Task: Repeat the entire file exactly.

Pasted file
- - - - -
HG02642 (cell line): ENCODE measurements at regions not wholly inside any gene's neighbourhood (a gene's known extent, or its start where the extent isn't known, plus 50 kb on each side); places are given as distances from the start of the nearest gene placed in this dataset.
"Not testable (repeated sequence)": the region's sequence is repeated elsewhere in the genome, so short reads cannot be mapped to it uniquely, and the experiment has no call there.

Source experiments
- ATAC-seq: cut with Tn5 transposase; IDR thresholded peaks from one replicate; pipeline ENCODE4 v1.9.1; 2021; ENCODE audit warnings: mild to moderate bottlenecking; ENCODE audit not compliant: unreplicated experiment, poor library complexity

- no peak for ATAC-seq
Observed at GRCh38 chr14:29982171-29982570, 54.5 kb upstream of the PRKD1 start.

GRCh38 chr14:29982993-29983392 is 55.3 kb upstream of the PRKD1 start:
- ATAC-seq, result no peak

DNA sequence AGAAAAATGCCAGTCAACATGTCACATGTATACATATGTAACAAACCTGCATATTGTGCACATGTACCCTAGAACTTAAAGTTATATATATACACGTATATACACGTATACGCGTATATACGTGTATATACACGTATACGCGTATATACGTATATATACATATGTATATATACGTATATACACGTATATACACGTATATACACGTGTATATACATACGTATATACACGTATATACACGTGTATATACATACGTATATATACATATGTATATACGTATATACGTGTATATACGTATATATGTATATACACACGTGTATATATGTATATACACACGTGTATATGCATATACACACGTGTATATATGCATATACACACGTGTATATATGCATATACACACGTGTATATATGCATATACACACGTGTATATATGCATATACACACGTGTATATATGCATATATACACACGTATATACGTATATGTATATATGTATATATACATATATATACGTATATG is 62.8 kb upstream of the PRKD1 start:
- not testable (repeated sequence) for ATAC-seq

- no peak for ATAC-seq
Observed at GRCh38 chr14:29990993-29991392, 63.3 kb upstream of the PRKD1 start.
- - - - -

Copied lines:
HG02642 (cell line): ENCODE measurements at regions not wholly inside any gene's neighbourhood (a gene's known extent, or its start where the extent isn't known, plus 50 kb on each side); places are given as distances from the start of the nearest gene placed in this dataset.
"Not testable (repeated sequence)": the region's sequence is repeated elsewhere in the genome, so short reads cannot be mapped to it uniquely, and the experiment has no call there.

Source experiments
- ATAC-seq: cut with Tn5 transposase; IDR thresholded peaks from one replicate; pipeline ENCODE4 v1.9.1; 2021; ENCODE audit warnings: mild to moderate bottlenecking; ENCODE audit not compliant: unreplicated experiment, poor library complexity

- no peak for ATAC-seq
Observed at GRCh38 chr14:29982171-29982570, 54.5 kb upstream of the PRKD1 start.

GRCh38 chr14:29982993-29983392 is 55.3 kb upstream of the PRKD1 start:
- ATAC-seq, result no peak

DNA sequence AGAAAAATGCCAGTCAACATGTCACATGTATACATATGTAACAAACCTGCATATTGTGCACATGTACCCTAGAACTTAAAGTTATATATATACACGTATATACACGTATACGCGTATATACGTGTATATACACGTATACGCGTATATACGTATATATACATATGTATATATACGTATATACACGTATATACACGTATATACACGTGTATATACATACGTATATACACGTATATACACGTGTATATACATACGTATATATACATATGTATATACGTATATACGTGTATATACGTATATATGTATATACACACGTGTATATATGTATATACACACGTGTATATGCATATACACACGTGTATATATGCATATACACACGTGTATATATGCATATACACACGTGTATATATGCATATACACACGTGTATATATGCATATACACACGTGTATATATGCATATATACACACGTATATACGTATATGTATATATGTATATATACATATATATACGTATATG is 62.8 kb upstream of the PRKD1 start:
- not testable (repeated sequence) for ATAC-seq

- no peak for ATAC-seq
Observed at GRCh38 chr14:29990993-29991392, 63.3 kb upstream of the PRKD1 start.